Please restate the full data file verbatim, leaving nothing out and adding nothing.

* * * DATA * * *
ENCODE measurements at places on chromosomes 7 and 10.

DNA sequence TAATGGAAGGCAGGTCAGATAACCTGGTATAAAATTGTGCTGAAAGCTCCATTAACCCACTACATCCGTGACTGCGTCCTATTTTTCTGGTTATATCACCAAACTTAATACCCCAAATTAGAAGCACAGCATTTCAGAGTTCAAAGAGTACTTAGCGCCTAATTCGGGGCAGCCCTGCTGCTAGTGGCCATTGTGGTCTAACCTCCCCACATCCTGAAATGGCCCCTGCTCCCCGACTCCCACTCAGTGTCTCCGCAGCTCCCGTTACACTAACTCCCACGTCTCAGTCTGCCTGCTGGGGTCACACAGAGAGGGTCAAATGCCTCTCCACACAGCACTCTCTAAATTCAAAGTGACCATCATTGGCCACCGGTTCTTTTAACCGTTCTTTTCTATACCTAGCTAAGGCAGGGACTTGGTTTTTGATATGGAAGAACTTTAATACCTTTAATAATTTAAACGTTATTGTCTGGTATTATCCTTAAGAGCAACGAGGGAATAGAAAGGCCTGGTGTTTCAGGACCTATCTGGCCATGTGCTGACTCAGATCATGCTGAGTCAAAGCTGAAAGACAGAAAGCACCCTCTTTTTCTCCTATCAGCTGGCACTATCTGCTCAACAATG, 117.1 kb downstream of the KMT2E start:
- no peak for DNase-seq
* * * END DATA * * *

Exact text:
ENCODE measurements at places on chromosomes 7 and 10.

DNA sequence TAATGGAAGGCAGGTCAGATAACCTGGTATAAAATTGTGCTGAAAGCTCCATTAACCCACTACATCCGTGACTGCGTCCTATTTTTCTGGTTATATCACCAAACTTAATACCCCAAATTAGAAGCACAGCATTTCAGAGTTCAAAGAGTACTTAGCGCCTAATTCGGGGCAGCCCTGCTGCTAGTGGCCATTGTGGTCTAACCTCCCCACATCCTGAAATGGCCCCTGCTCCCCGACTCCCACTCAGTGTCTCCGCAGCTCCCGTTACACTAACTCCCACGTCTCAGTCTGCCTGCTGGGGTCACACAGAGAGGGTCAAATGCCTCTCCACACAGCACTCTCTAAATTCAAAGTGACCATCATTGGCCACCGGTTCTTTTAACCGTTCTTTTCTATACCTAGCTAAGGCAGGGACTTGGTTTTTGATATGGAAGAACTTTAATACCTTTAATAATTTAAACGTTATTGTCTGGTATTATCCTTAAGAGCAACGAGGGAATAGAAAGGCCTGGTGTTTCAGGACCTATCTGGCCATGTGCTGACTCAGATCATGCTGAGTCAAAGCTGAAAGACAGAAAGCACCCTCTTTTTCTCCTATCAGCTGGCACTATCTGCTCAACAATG, 117.1 kb downstream of the KMT2E start:
- no peak for DNase-seq